Code scrutiny under process at cyber-security arm of the Idaho National Laboratory. develop exploits. In 2010 a computer wormcalledStuxnetwasrevealedtohave attacked Irans nuclear kit. It used four main exploits to get in; at least one appears to have been bought rather than developed in-house by the government that launched the attack (presumably AmericaorIsrael),saysDavidLindahl,an IT expert at the Swedish Defence Research Agency, a government body in Stockholm. An unprecedented weapon, Stuxnetremainedundetectedforyearsby quietly erasing its tracks after planting sabotage charges at exactly the right placeinIransuranium-enrichmentcentrifuges, Mr Lindahl says. Nearly all well-financed intelligence agencies buy exploits, says Eric Filiol, a lieutenant-colonel in computer intelligenceforFrancesarmyuntil2009.Computerexpertswhoyearsagowouldreveal software vulnerabilities for mere prestige have realised that they were treating diamonds as pebbles, says Mr Filiol, now head of the Operational Cryptography and Computer Virology Lab in

REUTERS

Exploitative

Underground-market minimum price, $000 For exploits that provide hackers with control over: 0 100 200 300 400 500

Internet Explorer* Windows 8 Windows 7 iPhone 5 Chrome Android Windows Vista iPhone 3GS Windows XP Source: Operational Cryptography *Up to $500,000 and Computer Virology Lab

Laval. His lab is partly financed by Frances defence ministry to provide it with exploits. The price of exploits has risen more than fivefold since 2004, Mr Filiol says, referring to a confidential document. They vary greatly, depending on three mainfactors:howhardtheexploitistodevelop;thenumberofcomputerstowhich it provides access; and the value of those

computers. An exploit that can stealthily provide administrator privileges to a distantcomputerrunningWindowsXP,a no-longer-fashionableoperatingsystem, costs only about $40,000. An exploit for Internet Explorer, a popular browser, can cost as much as $500,000 (see chart). Software firms also buy exploits to identifyandrepairvulnerabilitiesintheir products before others take advantage of them. A small Vancouver firm called Tarsnap, for example, has paid 30 peoplewhopointedoutflawsinitsencryption software for online PC backups. To develop better defences for its clients computer systems, HP, an American giant, has spent more than $7m since 2005 buyinghundredsofzerodays,asundiscovered exploits are also known in hacker slang.(Oncediscovered,anexploitsdays arenumbered,literally:itbecomesaone day, then a two day, and so on until the vulnerability it exploits is patched.) Such bug bounty schemes, however,willstruggletocompetewithbuyers who want to exploit rather than seal vul-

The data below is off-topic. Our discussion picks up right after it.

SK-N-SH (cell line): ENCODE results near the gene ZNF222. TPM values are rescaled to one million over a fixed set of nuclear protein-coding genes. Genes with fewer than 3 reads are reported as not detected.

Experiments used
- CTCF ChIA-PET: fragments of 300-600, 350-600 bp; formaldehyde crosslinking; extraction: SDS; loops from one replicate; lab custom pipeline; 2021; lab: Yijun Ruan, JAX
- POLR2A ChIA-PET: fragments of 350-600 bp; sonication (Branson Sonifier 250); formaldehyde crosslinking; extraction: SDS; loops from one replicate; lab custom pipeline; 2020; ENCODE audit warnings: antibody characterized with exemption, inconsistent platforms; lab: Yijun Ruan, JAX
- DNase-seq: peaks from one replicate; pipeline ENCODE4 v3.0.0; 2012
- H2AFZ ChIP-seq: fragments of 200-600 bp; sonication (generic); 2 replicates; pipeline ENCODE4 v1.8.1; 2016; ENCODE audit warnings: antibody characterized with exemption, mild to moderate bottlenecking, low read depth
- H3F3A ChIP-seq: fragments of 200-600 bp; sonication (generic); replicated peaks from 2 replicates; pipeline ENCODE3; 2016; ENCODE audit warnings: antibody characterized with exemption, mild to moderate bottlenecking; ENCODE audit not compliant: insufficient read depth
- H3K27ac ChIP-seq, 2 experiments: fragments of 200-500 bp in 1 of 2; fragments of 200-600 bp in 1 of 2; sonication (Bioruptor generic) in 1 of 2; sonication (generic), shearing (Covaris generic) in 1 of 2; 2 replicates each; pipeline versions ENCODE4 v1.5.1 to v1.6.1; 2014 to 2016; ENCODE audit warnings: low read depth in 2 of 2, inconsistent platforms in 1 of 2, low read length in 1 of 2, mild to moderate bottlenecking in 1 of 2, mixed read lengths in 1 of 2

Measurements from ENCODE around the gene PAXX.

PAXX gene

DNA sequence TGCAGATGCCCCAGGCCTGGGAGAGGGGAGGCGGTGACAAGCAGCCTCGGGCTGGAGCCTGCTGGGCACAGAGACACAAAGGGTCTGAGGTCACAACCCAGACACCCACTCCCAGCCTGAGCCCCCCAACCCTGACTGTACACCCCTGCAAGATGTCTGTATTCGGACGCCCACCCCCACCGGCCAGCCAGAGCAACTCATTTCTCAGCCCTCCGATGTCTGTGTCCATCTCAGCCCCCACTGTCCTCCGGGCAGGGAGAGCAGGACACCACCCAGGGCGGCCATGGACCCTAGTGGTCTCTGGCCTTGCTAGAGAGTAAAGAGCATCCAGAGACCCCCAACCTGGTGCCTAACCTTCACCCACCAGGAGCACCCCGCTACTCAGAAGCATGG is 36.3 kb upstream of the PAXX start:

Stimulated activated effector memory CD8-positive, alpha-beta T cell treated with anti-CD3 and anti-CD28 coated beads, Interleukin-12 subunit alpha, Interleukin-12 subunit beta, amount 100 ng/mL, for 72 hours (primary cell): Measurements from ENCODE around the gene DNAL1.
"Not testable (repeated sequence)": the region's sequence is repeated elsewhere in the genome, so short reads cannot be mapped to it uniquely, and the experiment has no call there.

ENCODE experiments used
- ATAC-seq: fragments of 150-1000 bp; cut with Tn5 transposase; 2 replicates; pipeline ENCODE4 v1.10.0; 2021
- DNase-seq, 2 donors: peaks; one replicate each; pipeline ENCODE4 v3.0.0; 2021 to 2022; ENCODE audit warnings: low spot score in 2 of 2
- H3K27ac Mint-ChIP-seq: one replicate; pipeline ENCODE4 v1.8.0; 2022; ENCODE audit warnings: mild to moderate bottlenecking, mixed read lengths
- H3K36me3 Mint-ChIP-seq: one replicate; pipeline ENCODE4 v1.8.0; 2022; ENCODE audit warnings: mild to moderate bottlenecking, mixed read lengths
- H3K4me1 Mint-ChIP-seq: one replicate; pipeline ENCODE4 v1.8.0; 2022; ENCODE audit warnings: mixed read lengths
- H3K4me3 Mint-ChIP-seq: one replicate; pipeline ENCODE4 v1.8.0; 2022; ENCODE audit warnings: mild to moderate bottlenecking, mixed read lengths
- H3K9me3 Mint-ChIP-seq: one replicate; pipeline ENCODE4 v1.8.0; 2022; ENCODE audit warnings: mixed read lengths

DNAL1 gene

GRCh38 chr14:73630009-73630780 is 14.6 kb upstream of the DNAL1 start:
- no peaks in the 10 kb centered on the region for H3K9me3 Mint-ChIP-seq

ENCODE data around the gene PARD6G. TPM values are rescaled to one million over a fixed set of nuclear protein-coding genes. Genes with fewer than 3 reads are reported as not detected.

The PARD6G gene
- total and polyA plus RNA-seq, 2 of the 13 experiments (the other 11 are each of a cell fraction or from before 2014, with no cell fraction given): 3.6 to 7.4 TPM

SOLAR POWER

The troubling bankruptcy in a troubled business


WILL the bankruptcy of Suntech, a big Chinese solar-panel maker, spark a round of consolidation in the global solar industry? The early signs are dim. Under a charming and tech-savvy founder, Shi Zhengrong, Suntech was a pioneer. It was the first Chinese solar firm to go public, in 2005. Buoyed by official credit and subsidies, it briefly became the worlds largest solar-panel manufacturer by volume. Now Suntech has become a dirty word among sun-worshippers. On March 15th it missed a payment on $541m-worth of convertible bonds. On March 18th local banks holding the firms debt lost patience and sued it. Shortly afterwards a local court declared it bankrupt and ordered debt restructuring to begin. Suntech stumbled because it ran ahead of the pack. Jenny Chase of Bloomberg New Energy Finance (BNEF), a research firm, argues that solar technology is advancing so quickly that it creates a lastmover advantage. She calculates that new photovoltaic (PV) manufacturing plants become obsolete within five years. Another advantage for upstarts is that they can exploit the collapse in global silicon prices, the most important raw material for solar panels. Older firms like Suntech had no choice but to pay $400 or more per kg in 2008. Many signed long-term fixed-price contracts. When prices recently touched just $16 per kg, they were as sore as a sunburnt neck. Solar kit keeps getting cheaper and more efficient. So Suntechs younger Chinese rivals, such as Jinko and Hareon, report much lower costs. They also appear to be less heavily indebted. In theory, as firms with unprofitable and outdated assets go under, leaner ones should flourish. But such consolidation has yet to happen.

Sunset for Suntech

Sanctions have hit Irans oil industry the hardest. International traders are wary of dealing with the country. Irans total production is a quarter less than the 3.6m barrels per day it pumped in 2011. REUTERS

DODGING SANCTIONS IN IRAN

Around the block


Suntech Power Holdings headquarters in Wuxi, China. Several Chinese solar firms are losing money.
REUTERS

How Iranian companies manage to keep trading with foreigners